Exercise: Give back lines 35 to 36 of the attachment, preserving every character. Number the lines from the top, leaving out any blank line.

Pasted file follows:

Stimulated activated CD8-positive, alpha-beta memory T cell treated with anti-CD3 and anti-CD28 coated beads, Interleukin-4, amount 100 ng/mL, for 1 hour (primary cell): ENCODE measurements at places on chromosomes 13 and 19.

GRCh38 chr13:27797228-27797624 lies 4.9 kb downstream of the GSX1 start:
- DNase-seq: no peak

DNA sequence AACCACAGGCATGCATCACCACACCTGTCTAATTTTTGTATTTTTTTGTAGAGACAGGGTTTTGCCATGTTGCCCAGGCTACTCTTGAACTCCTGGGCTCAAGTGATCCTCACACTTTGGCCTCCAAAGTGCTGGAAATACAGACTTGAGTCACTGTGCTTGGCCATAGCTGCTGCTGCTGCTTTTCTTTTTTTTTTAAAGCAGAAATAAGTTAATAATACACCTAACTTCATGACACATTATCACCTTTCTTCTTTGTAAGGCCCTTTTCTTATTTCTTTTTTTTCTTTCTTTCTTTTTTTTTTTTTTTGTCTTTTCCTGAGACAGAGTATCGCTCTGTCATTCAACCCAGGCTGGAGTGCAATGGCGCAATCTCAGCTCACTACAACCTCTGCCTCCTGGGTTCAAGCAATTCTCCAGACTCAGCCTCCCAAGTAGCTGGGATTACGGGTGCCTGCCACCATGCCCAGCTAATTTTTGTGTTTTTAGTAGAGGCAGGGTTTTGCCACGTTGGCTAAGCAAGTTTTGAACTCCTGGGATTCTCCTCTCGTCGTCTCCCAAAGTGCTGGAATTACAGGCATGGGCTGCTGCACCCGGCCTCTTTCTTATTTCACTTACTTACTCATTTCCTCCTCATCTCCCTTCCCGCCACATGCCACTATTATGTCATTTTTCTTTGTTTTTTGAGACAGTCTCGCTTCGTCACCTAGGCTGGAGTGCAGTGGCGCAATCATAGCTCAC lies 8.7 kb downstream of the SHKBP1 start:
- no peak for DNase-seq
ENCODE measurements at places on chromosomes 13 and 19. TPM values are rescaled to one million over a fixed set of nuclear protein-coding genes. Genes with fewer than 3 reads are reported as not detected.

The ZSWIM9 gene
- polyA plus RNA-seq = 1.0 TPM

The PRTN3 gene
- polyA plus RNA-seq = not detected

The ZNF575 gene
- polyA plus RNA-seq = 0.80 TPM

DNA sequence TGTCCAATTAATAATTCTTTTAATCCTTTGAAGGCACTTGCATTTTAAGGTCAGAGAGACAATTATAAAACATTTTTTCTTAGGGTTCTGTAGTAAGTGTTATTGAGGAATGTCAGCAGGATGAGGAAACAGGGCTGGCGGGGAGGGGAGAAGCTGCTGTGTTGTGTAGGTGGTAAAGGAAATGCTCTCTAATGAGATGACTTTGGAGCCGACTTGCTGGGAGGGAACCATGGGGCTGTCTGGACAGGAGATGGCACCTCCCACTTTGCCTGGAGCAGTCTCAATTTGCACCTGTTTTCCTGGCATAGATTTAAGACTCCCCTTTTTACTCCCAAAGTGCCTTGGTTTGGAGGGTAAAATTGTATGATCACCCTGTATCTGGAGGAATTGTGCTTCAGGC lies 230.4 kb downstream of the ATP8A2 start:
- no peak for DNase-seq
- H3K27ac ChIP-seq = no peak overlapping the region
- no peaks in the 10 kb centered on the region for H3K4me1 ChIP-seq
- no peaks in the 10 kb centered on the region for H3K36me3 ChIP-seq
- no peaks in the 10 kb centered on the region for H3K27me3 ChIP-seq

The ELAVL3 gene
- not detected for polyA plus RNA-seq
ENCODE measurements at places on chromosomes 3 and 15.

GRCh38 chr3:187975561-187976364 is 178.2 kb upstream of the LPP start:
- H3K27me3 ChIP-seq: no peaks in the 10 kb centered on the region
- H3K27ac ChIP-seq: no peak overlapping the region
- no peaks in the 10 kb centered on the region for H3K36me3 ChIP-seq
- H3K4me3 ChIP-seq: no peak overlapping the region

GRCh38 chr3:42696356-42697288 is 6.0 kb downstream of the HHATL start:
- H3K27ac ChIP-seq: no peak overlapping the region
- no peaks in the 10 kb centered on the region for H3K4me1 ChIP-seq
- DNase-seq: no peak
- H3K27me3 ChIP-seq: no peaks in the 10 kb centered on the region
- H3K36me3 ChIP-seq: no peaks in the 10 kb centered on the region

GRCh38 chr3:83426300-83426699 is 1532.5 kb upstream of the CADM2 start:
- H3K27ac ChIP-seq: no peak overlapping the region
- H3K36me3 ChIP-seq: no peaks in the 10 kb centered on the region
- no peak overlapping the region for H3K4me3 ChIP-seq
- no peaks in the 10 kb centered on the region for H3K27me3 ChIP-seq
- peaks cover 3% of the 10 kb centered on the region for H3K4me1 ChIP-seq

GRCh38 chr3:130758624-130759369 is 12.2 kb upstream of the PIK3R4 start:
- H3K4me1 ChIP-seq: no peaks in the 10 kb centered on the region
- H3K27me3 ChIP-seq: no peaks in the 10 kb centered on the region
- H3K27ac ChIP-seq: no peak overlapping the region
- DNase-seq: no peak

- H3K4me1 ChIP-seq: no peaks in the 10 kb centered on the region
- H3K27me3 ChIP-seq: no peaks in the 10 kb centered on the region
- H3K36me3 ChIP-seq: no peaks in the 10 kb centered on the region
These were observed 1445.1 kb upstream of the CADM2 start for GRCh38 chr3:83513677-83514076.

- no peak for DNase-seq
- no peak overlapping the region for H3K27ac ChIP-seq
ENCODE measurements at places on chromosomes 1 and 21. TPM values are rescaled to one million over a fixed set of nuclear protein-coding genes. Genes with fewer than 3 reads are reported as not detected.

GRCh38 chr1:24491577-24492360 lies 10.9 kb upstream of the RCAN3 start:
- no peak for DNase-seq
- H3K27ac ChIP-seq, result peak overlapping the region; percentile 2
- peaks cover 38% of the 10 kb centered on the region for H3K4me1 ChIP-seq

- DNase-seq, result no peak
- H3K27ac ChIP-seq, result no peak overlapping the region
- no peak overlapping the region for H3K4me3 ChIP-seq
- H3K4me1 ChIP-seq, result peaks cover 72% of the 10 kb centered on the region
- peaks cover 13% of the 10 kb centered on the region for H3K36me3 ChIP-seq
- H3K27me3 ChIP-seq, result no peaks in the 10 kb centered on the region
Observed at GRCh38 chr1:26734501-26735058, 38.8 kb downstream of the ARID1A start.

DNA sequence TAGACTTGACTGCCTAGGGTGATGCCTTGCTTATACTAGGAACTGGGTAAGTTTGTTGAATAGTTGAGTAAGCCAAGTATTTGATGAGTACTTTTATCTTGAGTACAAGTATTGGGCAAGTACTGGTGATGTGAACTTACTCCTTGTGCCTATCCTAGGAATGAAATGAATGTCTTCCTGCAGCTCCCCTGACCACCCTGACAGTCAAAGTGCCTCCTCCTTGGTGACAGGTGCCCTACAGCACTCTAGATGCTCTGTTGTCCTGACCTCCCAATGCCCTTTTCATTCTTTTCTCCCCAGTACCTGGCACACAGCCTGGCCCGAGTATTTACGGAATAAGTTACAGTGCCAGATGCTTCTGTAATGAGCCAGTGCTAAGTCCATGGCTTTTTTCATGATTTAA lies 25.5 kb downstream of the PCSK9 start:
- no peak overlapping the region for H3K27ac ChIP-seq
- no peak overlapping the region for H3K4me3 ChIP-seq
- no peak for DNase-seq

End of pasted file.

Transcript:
- H3K36me3 ChIP-seq: no peaks in the 10 kb centered on the region
- no peak overlapping the region for H3K4me3 ChIP-seq